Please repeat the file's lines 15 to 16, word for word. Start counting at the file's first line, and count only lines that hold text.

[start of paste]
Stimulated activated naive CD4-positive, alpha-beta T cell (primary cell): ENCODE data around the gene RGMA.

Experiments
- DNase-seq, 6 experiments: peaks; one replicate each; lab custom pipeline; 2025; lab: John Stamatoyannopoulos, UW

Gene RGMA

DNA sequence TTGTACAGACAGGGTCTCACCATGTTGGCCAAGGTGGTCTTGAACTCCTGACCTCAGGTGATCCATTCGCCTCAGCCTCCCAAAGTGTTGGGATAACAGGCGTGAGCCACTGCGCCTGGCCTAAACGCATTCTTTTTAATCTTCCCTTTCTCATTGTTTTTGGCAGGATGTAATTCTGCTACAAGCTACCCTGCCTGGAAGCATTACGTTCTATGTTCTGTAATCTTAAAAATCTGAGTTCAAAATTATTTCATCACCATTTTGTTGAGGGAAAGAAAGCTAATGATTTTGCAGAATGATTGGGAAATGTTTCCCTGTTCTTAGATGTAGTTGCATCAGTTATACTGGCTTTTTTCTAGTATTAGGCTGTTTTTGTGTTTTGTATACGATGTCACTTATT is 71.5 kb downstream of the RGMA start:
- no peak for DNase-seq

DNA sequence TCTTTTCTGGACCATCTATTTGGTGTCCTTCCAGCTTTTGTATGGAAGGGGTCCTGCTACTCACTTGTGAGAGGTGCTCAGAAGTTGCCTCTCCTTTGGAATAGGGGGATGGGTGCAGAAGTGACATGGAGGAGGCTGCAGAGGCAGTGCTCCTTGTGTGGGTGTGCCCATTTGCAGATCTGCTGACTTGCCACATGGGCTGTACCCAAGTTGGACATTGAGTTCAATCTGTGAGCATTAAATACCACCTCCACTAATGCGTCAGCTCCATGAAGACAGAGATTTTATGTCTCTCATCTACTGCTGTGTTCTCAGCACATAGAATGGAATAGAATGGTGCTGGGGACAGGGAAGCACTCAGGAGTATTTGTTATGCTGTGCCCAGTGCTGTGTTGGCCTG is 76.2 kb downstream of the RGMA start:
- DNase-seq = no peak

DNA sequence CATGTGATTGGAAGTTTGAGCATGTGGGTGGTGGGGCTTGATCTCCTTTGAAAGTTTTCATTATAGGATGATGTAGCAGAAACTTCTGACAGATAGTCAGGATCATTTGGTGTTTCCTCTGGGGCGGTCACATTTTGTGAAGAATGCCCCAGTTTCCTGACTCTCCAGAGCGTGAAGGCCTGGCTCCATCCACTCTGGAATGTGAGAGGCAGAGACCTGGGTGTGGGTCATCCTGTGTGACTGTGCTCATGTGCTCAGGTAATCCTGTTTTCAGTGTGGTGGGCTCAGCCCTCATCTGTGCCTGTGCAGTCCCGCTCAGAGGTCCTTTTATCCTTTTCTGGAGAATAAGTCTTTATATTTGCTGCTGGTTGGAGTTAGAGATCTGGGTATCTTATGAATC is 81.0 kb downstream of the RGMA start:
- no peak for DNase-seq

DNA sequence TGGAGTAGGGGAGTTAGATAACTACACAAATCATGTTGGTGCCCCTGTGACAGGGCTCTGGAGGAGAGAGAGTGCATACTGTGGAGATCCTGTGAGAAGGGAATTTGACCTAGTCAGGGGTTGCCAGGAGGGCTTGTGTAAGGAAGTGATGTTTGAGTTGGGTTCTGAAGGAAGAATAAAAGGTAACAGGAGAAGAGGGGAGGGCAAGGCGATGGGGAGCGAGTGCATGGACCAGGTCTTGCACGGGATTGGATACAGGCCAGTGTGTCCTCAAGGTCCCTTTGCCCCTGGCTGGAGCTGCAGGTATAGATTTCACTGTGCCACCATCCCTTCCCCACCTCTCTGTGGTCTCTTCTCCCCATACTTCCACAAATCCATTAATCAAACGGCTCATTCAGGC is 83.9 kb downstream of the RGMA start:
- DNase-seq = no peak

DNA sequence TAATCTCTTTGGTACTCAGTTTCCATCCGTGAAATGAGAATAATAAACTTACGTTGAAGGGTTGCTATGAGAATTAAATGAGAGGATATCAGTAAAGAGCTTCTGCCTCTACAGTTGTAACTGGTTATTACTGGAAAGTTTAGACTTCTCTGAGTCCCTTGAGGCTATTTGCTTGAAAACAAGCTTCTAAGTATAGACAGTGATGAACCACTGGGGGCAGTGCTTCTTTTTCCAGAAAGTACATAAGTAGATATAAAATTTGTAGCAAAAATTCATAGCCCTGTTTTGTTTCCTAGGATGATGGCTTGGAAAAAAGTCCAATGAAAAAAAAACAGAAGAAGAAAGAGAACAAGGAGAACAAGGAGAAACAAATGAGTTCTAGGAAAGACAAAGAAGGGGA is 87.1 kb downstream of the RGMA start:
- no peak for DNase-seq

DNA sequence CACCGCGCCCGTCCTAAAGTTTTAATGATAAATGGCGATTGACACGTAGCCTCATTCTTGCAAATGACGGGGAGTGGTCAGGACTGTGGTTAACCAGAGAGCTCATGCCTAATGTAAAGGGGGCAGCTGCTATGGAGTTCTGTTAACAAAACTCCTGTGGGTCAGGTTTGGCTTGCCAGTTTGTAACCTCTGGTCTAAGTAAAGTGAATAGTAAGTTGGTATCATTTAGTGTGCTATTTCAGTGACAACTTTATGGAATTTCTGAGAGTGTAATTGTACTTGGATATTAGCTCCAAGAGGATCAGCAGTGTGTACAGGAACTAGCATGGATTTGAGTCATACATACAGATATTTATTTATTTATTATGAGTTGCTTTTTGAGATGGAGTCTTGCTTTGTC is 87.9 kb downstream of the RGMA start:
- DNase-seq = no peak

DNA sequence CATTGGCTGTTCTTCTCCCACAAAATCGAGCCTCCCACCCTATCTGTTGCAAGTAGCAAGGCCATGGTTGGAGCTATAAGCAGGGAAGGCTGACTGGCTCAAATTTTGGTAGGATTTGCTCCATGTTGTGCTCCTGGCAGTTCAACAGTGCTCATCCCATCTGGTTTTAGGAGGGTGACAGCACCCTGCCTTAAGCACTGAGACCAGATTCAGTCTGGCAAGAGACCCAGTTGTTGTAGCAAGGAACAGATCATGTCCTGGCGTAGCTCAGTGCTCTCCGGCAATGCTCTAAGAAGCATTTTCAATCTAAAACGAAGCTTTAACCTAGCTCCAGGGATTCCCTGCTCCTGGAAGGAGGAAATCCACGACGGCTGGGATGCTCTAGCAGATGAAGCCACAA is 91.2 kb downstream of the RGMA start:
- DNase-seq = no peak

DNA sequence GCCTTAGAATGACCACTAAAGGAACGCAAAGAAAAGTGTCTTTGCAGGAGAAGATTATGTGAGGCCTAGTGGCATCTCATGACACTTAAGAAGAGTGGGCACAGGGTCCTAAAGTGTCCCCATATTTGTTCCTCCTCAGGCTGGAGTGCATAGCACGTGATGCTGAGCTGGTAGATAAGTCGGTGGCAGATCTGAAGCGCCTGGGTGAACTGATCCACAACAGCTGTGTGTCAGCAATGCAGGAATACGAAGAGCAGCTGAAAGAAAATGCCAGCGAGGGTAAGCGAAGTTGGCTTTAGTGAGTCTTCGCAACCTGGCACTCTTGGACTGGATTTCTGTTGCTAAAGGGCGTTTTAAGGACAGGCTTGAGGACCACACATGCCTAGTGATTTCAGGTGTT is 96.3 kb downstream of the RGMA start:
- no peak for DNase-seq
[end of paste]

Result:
DNA sequence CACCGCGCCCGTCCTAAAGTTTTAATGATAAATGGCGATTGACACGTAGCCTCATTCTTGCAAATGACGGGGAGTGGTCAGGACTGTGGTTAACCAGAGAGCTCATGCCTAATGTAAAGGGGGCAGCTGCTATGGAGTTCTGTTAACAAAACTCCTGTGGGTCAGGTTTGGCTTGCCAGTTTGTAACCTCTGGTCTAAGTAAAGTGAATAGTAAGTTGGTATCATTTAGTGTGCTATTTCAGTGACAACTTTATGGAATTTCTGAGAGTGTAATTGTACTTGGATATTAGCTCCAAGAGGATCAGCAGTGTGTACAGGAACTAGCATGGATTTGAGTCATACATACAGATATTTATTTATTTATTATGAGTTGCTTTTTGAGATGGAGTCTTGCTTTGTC is 87.9 kb downstream of the RGMA start:
- DNase-seq = no peak